February 2022

The past two years have seen seismic changes in how different teams work in different companies. Now, in 2022, even the most traditional organisations must consider that onsite working is not the only, or necessarily the best way for a business to function and be successful.

We investigate three models of working: onsite, remote and hybrid. Each has its own characteristics, benefits and challenges.

Onsite work

Onsite working is defined as employees coming to an office or other worksite to conduct their work.


  • Workers have fewer distractions from family.
  • Coworkers are more interactive and communicative when they’re onsite with one another.
  • It can be easier to create and maintain a cohesive company culture.
  • This in turn can foster a sense of purpose.
  • Employees might feel more supported, with a perception of easier access to help.
  • Workers have easier access to equipment and facilities.
  • It’s easier to maintain structure or routine if employees work onsite. This can, for some, improve productivity and instil discipline.


  • Companies must maintain overheads for office spaces.
  • Commuting can be stressful, expensive and long.
  • The company increases its carbon emissions because of the maintenance of a space, energy costs and more, while staff increase their carbon emission to get to the office.
  • Colleagues can be distracting one another from their work.
  • Just as a cohesive company culture can create solidarity, it can alienate others because it can feel exclusive.

In some industries, onsite work is the most productive option of all. Think of manufacturing, retail services and health and beauty services.

Remote work

Although some companies operated remote work policies before the dawn of Covid-19, it was not the norm. The worldwide pandemic hit hardest those businesses that didn’t have infrastructure to support workers offsite. Those who survived had learned valuable lessons in providing for a remote workforce, even if only for emergencies.

Even before the onset of Covid-19, emerging research suggested that employees are happier and increase their productivity when they work offsite.

As with everything, remote work has pros and cons.


  • Increased productivity – for some.
  • Employees have greater flexibility with their time, to work from anywhere at any time.
  • Staff save money, time and stress because they don’t have to commute.
  • Staff have more time with their families.
  • When working offsite, employees have fewer distractions from colleagues.

But for all the benefits there are also drawbacks in working remotely.


  • Some employees can experience social isolation detrimental to emotional and mental wellbeing.
  • For some, it may be difficult to draw clear boundaries of when to log off. Therefore there is a tangible risk for some employees to burn out.
  • Working in a team on the same projects can be challenging across different time zones, variable access to telecommunications, internet, software and other infrastructural challenges.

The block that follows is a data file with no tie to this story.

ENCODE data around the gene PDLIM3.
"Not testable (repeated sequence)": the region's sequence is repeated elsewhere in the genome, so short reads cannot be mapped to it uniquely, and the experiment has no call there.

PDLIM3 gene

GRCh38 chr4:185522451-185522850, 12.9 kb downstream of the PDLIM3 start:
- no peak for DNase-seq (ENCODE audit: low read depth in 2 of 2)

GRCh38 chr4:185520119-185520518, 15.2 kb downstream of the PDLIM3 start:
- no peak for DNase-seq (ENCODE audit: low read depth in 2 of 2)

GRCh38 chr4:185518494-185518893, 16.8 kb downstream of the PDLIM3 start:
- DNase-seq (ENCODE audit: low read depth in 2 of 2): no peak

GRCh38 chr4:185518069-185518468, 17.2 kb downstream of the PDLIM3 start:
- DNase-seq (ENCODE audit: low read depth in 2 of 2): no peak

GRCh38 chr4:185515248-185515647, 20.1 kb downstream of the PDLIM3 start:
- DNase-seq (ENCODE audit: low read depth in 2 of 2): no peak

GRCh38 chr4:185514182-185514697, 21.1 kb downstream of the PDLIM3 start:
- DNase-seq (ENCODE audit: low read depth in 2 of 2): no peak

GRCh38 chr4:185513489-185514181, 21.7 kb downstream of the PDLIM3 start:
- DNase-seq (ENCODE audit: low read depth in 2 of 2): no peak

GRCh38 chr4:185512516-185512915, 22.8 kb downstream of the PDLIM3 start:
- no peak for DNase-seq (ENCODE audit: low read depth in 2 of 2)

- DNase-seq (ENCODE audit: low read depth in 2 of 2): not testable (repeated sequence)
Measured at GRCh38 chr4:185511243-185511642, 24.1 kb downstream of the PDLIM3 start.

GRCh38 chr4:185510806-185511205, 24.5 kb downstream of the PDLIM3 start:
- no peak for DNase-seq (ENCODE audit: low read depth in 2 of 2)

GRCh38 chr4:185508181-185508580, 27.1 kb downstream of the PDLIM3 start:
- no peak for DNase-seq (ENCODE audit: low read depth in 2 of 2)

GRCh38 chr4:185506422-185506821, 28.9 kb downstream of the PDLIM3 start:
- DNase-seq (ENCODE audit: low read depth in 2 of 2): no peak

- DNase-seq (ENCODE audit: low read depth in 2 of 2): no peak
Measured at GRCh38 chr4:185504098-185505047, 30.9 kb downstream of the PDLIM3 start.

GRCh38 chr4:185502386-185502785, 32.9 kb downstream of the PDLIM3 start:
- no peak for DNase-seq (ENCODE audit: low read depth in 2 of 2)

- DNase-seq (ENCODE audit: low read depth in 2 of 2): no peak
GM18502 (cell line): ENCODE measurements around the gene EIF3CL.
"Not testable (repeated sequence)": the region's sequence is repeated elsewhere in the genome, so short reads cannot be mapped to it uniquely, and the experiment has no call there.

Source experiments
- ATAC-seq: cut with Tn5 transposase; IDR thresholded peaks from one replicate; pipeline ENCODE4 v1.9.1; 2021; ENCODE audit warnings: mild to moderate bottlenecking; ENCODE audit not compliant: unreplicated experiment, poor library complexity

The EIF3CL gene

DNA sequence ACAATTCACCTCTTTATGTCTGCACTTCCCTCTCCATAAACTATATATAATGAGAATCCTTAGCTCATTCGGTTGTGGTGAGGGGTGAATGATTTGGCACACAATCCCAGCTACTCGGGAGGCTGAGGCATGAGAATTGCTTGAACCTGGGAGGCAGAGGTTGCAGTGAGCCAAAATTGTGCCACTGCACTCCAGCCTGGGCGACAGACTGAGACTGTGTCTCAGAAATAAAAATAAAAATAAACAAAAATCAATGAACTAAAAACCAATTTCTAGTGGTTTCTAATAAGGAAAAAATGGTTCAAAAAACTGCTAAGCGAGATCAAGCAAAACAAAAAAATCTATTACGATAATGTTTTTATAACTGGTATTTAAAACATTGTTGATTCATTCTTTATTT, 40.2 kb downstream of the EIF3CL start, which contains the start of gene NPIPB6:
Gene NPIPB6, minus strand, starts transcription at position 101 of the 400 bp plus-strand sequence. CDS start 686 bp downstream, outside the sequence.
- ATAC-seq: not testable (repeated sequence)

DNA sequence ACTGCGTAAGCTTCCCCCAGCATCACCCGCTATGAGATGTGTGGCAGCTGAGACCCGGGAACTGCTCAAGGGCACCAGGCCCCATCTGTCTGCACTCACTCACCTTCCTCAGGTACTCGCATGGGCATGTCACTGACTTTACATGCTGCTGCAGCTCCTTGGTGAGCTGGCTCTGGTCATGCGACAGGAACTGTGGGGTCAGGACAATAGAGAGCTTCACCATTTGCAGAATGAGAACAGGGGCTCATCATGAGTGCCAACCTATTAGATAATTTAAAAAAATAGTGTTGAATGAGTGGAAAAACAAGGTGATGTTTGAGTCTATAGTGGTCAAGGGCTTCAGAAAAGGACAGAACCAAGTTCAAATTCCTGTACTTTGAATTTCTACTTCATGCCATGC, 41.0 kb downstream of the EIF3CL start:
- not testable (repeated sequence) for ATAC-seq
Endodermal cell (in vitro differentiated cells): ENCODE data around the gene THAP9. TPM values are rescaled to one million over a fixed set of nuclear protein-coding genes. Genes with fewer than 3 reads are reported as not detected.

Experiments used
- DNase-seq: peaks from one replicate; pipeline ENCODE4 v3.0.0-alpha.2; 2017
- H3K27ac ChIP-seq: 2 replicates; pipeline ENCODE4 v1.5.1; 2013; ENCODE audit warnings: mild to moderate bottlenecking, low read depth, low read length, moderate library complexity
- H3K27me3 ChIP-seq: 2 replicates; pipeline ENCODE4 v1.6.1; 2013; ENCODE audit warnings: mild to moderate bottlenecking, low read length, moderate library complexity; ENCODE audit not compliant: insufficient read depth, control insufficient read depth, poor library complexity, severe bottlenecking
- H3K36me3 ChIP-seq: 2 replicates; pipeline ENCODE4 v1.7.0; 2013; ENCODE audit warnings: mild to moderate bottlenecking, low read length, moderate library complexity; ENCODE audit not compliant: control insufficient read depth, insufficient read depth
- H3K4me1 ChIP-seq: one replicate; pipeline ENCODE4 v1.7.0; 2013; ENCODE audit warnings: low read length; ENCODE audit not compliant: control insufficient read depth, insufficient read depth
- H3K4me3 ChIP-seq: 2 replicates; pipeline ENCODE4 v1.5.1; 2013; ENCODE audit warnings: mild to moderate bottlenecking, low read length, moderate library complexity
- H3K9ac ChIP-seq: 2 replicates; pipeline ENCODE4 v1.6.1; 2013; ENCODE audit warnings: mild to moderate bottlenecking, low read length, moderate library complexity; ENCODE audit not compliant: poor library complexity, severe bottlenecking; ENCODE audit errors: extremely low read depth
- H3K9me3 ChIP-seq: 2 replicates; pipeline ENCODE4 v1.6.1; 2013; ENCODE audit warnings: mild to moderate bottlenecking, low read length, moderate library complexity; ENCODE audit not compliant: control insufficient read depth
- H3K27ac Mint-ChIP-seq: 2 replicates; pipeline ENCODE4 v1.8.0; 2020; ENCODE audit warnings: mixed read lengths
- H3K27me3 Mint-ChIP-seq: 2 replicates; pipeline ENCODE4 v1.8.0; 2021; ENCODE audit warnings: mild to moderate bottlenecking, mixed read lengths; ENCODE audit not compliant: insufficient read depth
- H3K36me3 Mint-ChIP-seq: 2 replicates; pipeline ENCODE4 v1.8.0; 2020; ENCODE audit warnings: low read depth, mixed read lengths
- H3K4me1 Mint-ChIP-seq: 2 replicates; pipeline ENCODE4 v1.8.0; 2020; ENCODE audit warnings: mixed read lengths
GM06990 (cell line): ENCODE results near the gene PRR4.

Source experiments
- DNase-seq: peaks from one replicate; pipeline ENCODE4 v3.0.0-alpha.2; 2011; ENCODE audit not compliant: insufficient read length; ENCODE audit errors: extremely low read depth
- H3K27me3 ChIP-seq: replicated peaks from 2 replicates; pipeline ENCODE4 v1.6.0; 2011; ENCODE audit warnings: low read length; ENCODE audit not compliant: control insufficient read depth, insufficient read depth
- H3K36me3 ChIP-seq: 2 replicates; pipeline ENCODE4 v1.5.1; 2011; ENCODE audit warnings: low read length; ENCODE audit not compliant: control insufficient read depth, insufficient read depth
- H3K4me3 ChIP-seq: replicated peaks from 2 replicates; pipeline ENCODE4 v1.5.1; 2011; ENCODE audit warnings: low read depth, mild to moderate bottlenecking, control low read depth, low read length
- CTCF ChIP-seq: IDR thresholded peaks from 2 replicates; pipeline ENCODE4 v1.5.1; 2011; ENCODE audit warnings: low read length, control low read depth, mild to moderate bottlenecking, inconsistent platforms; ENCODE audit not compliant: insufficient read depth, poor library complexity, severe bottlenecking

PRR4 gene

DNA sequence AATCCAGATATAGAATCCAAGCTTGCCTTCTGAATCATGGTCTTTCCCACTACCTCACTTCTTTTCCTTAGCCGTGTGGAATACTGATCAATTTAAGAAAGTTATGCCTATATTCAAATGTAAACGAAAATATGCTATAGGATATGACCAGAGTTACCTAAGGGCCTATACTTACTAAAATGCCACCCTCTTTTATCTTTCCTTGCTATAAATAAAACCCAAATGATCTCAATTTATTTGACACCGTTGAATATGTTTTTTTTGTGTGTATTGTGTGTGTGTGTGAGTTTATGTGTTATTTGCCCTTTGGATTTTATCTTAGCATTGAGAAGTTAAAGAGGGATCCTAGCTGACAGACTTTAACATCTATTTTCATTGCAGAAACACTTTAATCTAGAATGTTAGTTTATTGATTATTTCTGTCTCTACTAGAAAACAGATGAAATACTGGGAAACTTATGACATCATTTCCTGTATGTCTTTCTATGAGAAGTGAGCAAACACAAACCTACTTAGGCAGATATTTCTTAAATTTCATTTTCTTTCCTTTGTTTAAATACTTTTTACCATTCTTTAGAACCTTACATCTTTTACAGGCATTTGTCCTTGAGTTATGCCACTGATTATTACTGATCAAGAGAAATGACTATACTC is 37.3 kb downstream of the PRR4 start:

• Some remote workers report “Zoom fatigue”, where they experience extreme tiredness after a long day’s meetings in virtual meeting rooms.
  • Onboarding new staff can be challenging when done remotely. Making them feel welcome, integrate them successfully and get them to understand company culture can be difficult.


Hybrid work

Hybrid is a combination between working onsite and varying configurations of working remotely.

The hybrid models vary according to particular organisations. Some companies offer flexibility to employees to choose how many days they want to work onsite or remotely. Some companies specify remote workdays for all staff, or in specific teams.

Whatever the combination, with hybrid work employees work both remotely and onsite, not just one or the other. Therefore, hybrid work broadly offers the benefits of working onsite and of working remotely, in one model.


  • Employees enjoy the flexibility to work from remote locations.
  • When they come to the office, employees have the change to interact with colleagues onsite.
  • When workers work remotely, they reduce their travel cost to the office and their carbon footprint would be smaller because they’re commuting less.
  • In turn, if employees want to work partly on- and offsite, they have the option to reduce their overheads or need for office equipment.

Alternately, hybrid work can present many of the same challenges of working either completely onsite or completely remotely.


  • Teams might divide according to on- or offsite working camps. There could be a divide in culture, social bonding and workflows.
  • Working on the same projects can be difficult between teams if some team members have different workflows or processes due to hybrid working patterns.
  • Managers have disproportionate interactions with teams, depending on whether they work more on- or offsite.

Best of both worlds


Workplace surveys show that employees value having the choice to work either on- or offsite or a combination of the two. Human resources have the capacity to rise to the challenges of remote or hybrid working models to improve employee experience, branding, culture and more.

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